Textual orientation

Queer female fandom online

Authored by: Julie Levin Russo

The Routledge Companion to Media and Gender

Print publication date:  December  2013
Online publication date:  December  2013

Print ISBN: 9780415527699
eBook ISBN: 9780203066911
Adobe ISBN: 9781135076955

10.4324/9780203066911.ch41

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Abstract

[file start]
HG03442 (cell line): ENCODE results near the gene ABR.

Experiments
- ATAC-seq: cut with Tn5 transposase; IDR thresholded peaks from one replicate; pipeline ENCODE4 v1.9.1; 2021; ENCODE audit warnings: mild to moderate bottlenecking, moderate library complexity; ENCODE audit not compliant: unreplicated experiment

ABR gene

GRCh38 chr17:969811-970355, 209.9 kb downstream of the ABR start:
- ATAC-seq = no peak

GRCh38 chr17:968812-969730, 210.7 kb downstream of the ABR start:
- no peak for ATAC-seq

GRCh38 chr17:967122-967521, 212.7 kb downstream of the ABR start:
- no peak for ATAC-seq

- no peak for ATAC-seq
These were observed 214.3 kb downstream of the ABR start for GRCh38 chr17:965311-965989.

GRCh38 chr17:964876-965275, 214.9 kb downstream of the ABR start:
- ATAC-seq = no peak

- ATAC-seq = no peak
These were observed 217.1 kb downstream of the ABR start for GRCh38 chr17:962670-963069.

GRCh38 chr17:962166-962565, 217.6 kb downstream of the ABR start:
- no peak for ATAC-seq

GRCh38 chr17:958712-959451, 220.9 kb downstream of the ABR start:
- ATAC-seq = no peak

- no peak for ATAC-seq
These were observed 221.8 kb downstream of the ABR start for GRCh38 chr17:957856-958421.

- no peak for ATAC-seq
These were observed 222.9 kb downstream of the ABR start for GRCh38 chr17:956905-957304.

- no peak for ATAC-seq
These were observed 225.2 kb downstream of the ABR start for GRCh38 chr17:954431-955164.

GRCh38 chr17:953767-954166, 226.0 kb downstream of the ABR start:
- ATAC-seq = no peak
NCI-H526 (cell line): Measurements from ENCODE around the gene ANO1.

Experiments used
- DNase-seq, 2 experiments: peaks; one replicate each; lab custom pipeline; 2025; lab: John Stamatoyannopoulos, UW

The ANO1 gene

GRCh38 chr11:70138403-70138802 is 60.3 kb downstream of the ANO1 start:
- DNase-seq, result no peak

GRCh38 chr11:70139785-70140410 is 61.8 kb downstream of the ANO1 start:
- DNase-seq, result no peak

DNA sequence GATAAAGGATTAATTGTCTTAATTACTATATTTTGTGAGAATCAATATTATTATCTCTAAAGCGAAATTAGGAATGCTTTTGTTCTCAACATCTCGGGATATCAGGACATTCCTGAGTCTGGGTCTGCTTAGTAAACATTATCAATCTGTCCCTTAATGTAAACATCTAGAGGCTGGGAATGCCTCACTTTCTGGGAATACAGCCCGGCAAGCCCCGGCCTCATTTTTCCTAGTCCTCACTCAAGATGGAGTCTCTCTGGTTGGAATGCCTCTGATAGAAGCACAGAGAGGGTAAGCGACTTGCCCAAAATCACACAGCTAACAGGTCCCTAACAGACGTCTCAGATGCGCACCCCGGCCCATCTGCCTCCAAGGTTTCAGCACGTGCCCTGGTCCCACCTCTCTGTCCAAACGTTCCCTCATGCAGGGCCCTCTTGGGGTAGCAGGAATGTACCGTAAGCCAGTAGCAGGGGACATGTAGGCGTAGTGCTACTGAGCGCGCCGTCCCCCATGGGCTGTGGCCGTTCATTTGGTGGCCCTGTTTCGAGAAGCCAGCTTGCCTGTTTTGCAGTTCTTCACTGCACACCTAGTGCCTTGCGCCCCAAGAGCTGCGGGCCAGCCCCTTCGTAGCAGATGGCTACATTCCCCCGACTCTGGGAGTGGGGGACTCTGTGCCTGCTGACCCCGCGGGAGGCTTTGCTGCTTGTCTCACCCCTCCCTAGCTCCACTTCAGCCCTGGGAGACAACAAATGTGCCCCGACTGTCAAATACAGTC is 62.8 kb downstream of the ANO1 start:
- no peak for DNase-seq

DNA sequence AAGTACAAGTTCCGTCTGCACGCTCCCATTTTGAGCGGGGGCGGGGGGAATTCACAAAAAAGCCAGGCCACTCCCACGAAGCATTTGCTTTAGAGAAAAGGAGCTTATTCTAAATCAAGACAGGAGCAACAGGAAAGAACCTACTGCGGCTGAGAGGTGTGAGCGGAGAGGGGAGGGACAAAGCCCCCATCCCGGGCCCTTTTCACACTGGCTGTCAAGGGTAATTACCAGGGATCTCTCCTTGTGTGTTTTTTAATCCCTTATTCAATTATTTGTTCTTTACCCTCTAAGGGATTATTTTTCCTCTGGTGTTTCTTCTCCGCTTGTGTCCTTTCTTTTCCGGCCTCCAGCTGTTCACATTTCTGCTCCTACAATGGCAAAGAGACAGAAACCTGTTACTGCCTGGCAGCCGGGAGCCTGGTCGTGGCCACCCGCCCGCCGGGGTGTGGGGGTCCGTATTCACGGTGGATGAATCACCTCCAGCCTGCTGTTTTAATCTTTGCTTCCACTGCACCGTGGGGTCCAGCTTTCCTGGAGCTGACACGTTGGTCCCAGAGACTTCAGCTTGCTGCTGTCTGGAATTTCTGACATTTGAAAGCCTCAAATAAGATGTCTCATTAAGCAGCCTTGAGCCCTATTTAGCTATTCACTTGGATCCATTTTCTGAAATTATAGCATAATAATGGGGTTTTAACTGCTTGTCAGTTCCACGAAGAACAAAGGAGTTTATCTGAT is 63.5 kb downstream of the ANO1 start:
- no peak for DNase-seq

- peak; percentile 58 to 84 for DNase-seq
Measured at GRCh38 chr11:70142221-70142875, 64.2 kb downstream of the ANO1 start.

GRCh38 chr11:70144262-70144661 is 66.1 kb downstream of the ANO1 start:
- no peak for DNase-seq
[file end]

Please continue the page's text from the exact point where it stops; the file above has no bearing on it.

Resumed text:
At the end of 2011, an editorial column on the pop culture blog http://AfterEllen.com posed the question: “Does lesbian subtext still matter?” (Hogan 2012). AfterEllen—named in tribute to the 1997 milestone when both US comedian Ellen DeGeneres and her eponymous television sitcom character came out (Ellen, ABC 1994–8)—is a website that covers lesbian and bisexual women and characters in TV, film, entertainment, and independent media. This article exemplifies new questions facing LGBTQ audiences in the era of gay representation on mainstream television. In her book All the Rage, Susanna Danuta Walters chronicles the contradictions of what a 1995 Entertainment Weekly cover story famously called the “gay 90s,” writing that while “visibility has indeed opened up public awareness and an appreciation of gay and lesbian rights, it has also circumscribed those rights into categories that may themselves become new kinds of ‘closets’” (2003: 18). In the ensuing decade, the number and range of LGBTQ characters and figures in the mass media in the US has continued to grow, and so has the debate about the politics of representation.

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